Chairman of the Senate Judiciary Committee Sen. Chuck Grassley (R., Iowa) released a statement Monday saying California professor Christine Blasey Ford deserves to be heard regarding her allegations against Supreme Court nominee Brett Kavanaugh.
"Anyone who comes forward as Dr. Ford has deserves to be heard, so I will continue working on a way to hear her out in an appropriate, precedented and respectful manner," Grassley wrote in a statement.
Ford told the Washington Post that Kavanaugh, then a junior in high school, attacked her when they were at a party in Maryland in the early 1980s. She alleged Kavanaugh forced her onto a bed, groped her, and tried to remove her clothes while he was heavily intoxicated, all while his friend Mark Judge watched. She said she managed to escape after Judge jumped on them, sending them tumbling and giving her an opportunity to get out of the room.
Kavanaugh has denied the allegation and released another statement on Monday where he said he is willing to talk to the Senate Judiciary Committee again.
"This is a completely false allegation. I have never done anything like what the accuser describes–to her or to anyone," Kavanaugh wrote.
Before Ford's name was released, Judge also denied the allegation.
Grassley said ranking Democratic member on the Judiciary Committee Sen. Diane Feinstein (Calif.) has refused to cooperate in assisting a follow-up call for Ford to tell her story.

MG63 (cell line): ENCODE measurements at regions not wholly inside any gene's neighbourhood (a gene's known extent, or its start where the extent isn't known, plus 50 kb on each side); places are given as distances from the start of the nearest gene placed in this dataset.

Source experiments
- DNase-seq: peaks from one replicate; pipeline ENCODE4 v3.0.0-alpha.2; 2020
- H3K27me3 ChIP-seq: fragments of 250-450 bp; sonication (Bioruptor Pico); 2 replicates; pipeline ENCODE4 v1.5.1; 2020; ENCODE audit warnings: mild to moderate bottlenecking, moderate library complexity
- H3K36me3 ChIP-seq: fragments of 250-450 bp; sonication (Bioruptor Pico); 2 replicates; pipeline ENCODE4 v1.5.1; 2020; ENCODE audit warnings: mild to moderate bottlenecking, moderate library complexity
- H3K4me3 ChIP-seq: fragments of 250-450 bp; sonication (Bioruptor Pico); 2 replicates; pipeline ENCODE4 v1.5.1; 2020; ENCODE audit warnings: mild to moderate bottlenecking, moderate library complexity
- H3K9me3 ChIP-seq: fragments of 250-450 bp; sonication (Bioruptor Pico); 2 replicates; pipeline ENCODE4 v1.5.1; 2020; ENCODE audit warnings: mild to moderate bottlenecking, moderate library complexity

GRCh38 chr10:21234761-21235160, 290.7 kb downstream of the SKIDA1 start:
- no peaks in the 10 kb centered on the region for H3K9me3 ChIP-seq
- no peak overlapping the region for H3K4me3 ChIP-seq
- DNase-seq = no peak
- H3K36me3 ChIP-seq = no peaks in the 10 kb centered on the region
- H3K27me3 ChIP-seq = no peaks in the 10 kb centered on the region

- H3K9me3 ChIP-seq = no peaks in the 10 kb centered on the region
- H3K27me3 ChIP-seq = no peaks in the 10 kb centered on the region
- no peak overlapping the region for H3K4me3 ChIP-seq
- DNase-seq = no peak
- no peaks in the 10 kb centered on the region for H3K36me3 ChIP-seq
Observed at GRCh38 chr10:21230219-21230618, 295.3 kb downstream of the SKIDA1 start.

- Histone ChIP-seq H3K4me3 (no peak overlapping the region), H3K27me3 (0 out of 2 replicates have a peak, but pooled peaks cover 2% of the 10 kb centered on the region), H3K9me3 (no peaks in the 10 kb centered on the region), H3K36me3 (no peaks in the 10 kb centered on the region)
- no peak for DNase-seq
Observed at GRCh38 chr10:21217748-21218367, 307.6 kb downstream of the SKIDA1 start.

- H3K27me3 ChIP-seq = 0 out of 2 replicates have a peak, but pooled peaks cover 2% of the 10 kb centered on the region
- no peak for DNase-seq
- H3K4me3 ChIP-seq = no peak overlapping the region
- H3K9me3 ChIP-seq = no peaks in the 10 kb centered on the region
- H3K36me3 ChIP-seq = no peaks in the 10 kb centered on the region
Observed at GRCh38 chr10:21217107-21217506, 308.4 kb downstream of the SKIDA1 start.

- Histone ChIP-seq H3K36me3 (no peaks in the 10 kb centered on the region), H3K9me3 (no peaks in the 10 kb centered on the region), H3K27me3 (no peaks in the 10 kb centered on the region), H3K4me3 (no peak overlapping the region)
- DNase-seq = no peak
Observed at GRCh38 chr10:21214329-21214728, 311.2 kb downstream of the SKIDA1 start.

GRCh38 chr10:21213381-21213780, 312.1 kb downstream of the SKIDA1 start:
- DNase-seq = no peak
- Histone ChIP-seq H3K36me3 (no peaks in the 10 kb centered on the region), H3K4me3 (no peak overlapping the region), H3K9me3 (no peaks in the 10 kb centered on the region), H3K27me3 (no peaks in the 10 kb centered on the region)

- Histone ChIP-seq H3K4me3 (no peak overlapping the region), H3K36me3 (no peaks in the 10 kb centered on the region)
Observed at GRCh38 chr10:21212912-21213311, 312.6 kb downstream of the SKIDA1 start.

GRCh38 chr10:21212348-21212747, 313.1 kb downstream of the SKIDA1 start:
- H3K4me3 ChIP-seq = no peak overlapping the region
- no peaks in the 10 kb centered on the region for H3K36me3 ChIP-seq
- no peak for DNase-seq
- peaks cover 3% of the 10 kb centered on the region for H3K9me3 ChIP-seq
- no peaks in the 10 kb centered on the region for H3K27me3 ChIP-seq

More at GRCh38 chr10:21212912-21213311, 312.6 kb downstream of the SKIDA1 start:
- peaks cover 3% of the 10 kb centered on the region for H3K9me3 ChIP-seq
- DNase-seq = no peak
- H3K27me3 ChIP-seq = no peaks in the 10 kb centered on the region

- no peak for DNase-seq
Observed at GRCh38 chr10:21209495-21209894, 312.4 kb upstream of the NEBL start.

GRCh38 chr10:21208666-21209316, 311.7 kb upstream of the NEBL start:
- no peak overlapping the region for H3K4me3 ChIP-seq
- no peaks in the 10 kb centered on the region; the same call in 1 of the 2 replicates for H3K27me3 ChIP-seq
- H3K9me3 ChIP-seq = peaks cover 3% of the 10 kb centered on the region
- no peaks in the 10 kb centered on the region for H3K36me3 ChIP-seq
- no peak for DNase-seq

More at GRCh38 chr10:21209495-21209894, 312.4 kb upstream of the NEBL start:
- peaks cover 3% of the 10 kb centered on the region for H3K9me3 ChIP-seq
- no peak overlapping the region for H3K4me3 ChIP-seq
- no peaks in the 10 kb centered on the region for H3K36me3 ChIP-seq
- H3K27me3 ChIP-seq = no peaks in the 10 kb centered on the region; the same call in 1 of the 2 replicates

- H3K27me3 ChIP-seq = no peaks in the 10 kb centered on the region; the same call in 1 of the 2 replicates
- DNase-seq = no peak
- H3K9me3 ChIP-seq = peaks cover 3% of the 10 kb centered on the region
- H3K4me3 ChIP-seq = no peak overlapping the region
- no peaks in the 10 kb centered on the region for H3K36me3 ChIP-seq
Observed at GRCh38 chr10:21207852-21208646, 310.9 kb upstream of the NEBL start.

"The standard procedure for updates to any nominee’s background investigation file is to conduct separate follow-up calls with relevant parties. In this case, that would entail phone calls with at least Judge Kavanaugh and Dr. Ford. Consistent with that practice, I asked Senator Feinstein’s office yesterday to join me in scheduling these follow-ups. Thus far, they have refused," Grassley wrote. "But as a necessary step in evaluating these claims, I’ll continue working to set them up."
Feinstein received a letter from Ford about the allegations in July. She didn't share the information with her colleagues on the committee because Ford wished to remain anonymous at the time. Contents of the letter were then leaked and subsequently Ford decided to come forward publicly.
Grassley criticized Feinstein's decision to hold onto the information for six weeks.
"Unfortunately, committee Republicans have only known this person's identity from news reports for less than 24 hours and known about her allegations for less than a week. Senator Feinstein, on the other hand, has had this information for many weeks and deprived her colleagues of the information necessary to do our jobs. The Minority withheld even the anonymous allegations for six weeks, only to later decide that they were serious enough to investigate on the eve of the committee vote, after the vetting process had been completed," Grassley said in the statement. "It’s deeply disturbing that the existence of these allegations were leaked in a way that seemed to preclude Dr. Ford’s confidentiality."
Ford, a registered Democrat, is being represented by Washington attorney Debra Katz, known for her work with #MeToo accusers, the Washington Free Beacon reported. Katz is a committed "Resistance" member opposed to the Trump administration, she told the University of Wisconsin Law School alumni magazine.
In response to Ford's allegations, Democrats and a few Republicans have called for a delay in the committee vote for Kavanaugh, scheduled for Thursday.